Relaxing: Include items that your child finds soothing like music, cloth with different textures, or books to read.

Ready: Make sure to test it out before your child is upset.

Willing: Encourage your child to learn to choose for themselves when they feel they need the calming corner.


Social Skills for Children

In order to be good family members, friends and schoolmates, children have to learn important social skills. It is important for parents to remember:

  • Learning social skills takes lots of time and practice.
  • Some skills come easier than others, depending on the child.
  • Give children frequent, safe opportunities to practice.
  • Remain patient, but firm.

Here are some essential social skills young children are working on:

  • Taking turns
  • Listening without interrupting
  • Waiting in line
  • Introducing themselves
  • Respecting others personal space
  • Using appropriate tone and volume of voice
  • Managing their feelings in public
  • Learning please, thank you, no thank you, excuse me, and I’m sorry
  • Showing kindness


More Activities

Apps There are many downloadable apps designed to teach young children how to manage feelings while having fun.
• Mindful Powers
• Breathe, Think, Do with Sesame Street
• Zones of Regulation*
• Smiling Mind
• Avokiddo Emotions*
• Headspace for Kids
• Daniel Tiger’s Grr-ific Feelings*
• Calm
• Stop, Breath and Think Kids
• GoNoodle
*Apps that have a cost to download

Books & Stories Reading or telling stories is a wonderful way to explore feelings with children of all ages, especially when accompanied by cuddling or closeness. Many online booklists can help you get started.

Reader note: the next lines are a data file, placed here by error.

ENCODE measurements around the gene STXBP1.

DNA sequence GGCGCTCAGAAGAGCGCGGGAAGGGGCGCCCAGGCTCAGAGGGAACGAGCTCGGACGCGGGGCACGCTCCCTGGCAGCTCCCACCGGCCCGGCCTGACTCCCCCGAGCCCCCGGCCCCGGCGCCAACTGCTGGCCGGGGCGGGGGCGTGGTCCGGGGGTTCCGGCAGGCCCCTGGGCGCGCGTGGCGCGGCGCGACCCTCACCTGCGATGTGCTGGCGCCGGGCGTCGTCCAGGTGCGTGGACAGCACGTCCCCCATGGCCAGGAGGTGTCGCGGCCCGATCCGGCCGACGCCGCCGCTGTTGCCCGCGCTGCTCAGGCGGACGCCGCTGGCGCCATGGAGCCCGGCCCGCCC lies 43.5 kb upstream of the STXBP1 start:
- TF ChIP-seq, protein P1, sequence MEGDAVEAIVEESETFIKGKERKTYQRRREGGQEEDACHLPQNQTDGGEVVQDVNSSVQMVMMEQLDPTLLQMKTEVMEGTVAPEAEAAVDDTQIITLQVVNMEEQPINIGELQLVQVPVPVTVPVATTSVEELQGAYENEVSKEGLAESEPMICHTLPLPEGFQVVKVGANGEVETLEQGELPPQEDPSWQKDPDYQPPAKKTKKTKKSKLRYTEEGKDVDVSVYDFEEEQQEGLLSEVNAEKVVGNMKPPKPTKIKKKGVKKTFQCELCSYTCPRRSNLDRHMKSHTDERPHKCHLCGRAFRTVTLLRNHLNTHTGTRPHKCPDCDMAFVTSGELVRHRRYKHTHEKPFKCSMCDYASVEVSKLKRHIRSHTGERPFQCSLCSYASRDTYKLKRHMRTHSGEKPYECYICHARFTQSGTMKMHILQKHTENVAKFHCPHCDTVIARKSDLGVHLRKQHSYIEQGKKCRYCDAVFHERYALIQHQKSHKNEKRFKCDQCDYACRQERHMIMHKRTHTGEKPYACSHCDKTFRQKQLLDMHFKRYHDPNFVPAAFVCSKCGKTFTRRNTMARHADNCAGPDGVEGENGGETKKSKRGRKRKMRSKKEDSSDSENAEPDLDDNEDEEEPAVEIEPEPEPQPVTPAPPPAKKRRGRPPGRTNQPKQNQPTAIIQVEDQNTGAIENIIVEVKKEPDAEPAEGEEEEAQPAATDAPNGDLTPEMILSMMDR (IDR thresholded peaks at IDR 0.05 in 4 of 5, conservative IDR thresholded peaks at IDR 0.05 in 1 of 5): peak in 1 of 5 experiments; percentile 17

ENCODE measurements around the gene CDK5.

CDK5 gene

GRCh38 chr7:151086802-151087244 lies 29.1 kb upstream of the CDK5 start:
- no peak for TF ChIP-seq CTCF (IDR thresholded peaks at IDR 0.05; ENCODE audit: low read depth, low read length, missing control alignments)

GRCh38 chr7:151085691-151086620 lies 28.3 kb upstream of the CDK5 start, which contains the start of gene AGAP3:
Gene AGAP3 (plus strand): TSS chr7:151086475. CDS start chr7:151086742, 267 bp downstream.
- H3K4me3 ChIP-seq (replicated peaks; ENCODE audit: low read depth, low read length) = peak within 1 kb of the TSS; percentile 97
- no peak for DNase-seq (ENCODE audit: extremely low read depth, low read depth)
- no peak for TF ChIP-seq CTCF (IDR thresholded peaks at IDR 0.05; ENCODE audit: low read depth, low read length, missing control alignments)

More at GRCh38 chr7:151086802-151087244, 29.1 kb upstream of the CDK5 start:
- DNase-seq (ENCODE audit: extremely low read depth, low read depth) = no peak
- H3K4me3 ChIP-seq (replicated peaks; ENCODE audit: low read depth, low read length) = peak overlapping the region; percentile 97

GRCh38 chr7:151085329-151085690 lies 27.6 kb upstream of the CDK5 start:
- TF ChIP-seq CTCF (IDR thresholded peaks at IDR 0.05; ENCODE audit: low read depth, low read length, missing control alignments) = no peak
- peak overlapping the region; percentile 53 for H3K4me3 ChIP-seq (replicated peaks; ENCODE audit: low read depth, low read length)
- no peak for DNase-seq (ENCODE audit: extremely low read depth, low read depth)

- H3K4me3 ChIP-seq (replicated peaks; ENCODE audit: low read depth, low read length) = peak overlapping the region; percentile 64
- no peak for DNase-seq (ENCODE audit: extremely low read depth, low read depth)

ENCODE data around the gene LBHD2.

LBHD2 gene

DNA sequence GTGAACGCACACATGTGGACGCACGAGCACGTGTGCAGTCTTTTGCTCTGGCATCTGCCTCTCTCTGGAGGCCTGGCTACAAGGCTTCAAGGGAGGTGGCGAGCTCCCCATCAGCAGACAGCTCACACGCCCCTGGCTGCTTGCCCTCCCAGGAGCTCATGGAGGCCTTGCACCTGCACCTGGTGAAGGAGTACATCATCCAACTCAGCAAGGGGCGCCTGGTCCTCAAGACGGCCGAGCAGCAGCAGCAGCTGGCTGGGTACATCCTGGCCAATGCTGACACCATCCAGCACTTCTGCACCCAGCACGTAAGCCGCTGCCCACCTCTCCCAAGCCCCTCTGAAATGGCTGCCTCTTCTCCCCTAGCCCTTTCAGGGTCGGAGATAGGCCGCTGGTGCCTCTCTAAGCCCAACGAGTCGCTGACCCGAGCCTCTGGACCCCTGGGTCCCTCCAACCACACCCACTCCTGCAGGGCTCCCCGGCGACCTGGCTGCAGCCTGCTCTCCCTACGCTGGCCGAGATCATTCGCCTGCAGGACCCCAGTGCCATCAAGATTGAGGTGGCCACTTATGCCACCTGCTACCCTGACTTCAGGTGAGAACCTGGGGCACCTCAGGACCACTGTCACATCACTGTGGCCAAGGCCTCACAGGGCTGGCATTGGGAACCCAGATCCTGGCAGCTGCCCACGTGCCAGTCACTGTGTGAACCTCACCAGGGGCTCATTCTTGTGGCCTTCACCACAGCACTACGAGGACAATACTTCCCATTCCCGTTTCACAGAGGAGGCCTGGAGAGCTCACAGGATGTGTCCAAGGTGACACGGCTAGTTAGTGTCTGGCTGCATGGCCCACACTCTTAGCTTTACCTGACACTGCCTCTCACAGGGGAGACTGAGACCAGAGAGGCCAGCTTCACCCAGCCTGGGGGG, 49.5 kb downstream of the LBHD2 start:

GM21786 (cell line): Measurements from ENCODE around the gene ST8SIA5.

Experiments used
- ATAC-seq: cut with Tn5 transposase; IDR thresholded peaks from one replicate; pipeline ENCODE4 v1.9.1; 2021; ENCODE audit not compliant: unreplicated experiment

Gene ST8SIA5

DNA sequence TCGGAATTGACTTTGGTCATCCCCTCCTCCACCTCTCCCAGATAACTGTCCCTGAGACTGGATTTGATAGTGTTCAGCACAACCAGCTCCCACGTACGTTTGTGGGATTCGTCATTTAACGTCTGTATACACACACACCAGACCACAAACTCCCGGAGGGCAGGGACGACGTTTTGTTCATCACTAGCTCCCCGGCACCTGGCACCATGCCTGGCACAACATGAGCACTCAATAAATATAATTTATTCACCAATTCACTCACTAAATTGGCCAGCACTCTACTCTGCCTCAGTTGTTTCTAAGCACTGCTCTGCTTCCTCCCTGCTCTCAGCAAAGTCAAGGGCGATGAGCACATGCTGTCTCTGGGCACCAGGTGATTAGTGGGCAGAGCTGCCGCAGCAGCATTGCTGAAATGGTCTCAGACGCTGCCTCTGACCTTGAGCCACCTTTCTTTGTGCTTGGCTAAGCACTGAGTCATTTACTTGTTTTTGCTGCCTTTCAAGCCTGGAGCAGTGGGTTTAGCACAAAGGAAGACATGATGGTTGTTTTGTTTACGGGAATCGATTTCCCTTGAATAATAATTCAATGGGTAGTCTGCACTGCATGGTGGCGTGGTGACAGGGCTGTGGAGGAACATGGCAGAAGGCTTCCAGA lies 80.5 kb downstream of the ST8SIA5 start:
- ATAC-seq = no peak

For babies and toddlers
Books about feelings
Preschool playtime and relationship skills
Must-have picture books

Tip Sheets Find fun activities you can do with your child to help them learn about things like feelings, cooperation and how to gain independence.

Temperament Quiz Learn more about your young child’s temperament and what you can do to help and support them: babies (birth to 18 months) or toddlers (18 to 36 months).

Printable Flash Cards A variety of child friendly breathing techniques can be found at Childhood101 and Conscious Discipline and an alphabet of calming strategies can be found on Calm Down Flashcards.

The Ultimate List of Free Yoga Poses for Kids. Physical movement relaxes children and helps them to manage emotions. Find printable cards and posters with kid-friendly pictures of yoga poses.

Games help children with self-control and problem solving. Almost any games – board games, card games or playground games – teach children how to follow rules, take turns, wait patiently and deal with losing. Here are some games designed to teach children specific types of skills:
Turtle Time and Other Games
Common Games that Teach Children Self-Control and  Patience
Feelings Identification Activities
Calming and relaxation games and exercise

Breathing Games to Calm Your Child